John Addenbrooke, founder of the famous Cambridge hospital, was a fellow of St Catharine’s College around the start of the 18th century. One of the treasures in the college’s collection is his medicine cabinet, which has 27 drawers of assorted shapes and sizes.
If you open these, in the rather gloomy lighting of the room, you see some dusty items under dusty glass, and it’s hard to make out anything of much interest.
However, the college now has some funding to get the contents properly catalogued, and, since I’ve been doing a bit more professional photography recently, they hired me to take some photos of the interior. I set up a lighting rig, and the librarian and I carefully removed the glass panels covering most of the drawers. Under proper lighting, the contents came alive.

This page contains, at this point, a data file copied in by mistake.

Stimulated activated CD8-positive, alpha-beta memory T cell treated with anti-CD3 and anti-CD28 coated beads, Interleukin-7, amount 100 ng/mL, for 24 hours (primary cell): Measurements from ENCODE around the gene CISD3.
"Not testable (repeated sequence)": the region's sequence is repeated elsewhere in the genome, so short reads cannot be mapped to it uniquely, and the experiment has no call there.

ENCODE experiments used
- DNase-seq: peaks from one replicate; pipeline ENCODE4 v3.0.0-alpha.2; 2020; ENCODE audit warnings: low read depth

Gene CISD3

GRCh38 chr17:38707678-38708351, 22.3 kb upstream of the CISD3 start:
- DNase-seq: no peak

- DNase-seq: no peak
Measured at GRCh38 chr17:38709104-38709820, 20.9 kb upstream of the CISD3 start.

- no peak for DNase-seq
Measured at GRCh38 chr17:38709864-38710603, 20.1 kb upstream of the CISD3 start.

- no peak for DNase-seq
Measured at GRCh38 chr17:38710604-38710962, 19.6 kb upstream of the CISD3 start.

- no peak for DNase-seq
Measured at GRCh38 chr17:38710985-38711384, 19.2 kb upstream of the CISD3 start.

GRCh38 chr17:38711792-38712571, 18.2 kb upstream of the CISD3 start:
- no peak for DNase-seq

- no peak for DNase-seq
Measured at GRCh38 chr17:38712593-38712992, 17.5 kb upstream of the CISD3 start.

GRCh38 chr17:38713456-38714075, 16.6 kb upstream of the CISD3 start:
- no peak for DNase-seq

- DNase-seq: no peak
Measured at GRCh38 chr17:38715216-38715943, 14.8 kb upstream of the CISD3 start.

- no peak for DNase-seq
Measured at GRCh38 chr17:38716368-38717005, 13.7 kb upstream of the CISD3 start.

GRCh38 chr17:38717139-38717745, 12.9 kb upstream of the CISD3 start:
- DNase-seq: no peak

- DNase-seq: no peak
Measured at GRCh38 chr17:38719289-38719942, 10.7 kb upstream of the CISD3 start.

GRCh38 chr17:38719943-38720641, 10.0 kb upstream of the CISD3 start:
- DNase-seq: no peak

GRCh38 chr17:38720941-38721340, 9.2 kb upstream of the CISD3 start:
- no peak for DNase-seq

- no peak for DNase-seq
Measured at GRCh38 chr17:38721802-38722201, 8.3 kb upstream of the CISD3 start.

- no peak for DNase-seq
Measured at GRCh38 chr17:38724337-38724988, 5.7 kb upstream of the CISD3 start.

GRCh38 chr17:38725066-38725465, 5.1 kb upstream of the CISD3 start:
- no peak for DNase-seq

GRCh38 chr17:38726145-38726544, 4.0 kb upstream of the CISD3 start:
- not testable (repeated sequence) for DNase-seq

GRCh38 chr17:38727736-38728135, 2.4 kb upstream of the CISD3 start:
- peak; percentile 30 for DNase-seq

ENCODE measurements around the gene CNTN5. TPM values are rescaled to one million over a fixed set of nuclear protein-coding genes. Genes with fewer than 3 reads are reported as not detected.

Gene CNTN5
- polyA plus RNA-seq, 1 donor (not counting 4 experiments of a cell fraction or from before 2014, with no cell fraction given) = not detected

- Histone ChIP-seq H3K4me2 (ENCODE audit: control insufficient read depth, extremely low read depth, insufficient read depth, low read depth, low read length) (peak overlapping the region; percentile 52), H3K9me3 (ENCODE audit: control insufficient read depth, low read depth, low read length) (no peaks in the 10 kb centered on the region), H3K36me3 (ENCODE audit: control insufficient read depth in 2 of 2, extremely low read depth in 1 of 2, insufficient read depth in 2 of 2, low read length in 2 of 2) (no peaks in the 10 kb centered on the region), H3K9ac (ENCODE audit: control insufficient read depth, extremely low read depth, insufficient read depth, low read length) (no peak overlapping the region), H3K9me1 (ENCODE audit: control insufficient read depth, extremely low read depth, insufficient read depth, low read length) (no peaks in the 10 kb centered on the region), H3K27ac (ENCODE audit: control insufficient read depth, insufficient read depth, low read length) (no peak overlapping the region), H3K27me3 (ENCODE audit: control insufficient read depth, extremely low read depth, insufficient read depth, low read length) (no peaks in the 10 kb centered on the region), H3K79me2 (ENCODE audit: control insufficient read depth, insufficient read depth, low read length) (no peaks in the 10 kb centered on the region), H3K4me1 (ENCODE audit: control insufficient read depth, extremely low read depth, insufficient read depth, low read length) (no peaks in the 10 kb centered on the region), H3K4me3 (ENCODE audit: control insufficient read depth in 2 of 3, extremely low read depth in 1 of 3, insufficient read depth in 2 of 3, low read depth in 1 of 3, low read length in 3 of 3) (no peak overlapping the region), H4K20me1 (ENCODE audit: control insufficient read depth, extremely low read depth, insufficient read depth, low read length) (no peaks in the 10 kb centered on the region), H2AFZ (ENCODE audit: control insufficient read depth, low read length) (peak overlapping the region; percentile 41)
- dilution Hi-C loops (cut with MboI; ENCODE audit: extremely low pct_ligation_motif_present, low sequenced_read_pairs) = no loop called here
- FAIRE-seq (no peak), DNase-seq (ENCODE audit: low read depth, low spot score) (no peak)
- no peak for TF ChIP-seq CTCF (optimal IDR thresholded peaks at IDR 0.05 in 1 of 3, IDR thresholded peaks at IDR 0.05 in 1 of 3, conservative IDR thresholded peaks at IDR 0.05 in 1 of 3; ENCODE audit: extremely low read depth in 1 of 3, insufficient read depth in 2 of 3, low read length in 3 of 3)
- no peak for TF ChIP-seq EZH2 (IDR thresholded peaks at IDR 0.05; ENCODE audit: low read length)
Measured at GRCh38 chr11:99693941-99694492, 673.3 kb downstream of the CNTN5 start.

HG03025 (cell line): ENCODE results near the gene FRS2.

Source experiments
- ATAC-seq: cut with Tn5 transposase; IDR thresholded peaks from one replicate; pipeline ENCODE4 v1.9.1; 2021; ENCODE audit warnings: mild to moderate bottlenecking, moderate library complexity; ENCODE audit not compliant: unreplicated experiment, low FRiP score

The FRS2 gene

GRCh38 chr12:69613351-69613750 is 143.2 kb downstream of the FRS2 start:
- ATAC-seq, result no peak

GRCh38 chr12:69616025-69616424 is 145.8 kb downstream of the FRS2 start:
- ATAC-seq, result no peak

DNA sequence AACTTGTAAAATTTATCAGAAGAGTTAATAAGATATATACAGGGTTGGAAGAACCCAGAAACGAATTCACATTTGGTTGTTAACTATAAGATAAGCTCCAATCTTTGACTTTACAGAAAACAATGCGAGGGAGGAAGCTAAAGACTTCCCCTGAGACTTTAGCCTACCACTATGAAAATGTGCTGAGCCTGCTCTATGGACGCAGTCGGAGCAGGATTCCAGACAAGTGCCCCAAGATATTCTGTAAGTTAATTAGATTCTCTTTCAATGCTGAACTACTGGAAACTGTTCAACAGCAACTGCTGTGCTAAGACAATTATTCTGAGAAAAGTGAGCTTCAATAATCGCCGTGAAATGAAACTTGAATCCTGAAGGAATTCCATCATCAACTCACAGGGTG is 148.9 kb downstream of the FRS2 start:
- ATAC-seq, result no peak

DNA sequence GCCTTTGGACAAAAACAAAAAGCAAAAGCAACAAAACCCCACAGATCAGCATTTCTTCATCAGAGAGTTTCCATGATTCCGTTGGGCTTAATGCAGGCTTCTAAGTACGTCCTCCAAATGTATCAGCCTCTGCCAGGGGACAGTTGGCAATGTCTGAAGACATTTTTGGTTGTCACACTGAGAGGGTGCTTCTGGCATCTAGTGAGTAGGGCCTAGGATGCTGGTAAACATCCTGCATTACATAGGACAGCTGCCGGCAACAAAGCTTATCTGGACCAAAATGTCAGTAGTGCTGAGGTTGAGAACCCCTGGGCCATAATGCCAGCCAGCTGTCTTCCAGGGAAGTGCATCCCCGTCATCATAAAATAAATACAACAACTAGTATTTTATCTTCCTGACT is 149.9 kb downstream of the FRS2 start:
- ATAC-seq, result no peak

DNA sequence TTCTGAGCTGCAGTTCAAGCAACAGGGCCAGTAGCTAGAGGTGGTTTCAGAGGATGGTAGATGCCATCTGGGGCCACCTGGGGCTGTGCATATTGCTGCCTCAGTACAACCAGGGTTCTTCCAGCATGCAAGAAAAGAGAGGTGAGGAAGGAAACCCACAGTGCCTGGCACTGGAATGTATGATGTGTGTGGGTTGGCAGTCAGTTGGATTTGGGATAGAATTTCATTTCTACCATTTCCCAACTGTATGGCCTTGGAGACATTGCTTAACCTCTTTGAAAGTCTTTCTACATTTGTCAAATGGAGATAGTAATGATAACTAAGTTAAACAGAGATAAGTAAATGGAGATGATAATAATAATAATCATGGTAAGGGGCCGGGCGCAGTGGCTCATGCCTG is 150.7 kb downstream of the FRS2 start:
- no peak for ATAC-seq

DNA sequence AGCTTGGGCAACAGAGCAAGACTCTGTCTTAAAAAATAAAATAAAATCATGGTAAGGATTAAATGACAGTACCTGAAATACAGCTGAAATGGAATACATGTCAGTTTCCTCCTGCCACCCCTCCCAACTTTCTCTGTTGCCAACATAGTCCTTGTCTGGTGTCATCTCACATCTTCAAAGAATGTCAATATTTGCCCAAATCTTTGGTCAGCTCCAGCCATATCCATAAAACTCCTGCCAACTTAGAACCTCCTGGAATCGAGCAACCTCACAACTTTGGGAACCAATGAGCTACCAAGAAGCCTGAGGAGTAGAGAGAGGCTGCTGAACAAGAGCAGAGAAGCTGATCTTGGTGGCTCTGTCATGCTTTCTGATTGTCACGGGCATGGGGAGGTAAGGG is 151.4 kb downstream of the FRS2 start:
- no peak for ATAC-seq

There are seeds, powders, bones, fossils, stone axe-heads; even a wooden clog in one of them!
The full details will appear on the college website once the experts have done their job identifying the contents. My thanks to the college for permission to publish a few images here.
I can’t wait to find out what some of these are, and where they came from!
Anyone recognise anything?
One thing I realised, when I got home, is that I needed to wash my hands thoroughly, since, for all I knew, I’d been spending the afternoon dusting my fingers in 300-year-old arsenic, or worse!
Possibly arsenic, asbestos much likely, back then it was ‘ok’, occasionally that health and safety (pre) assessment can be a good idea…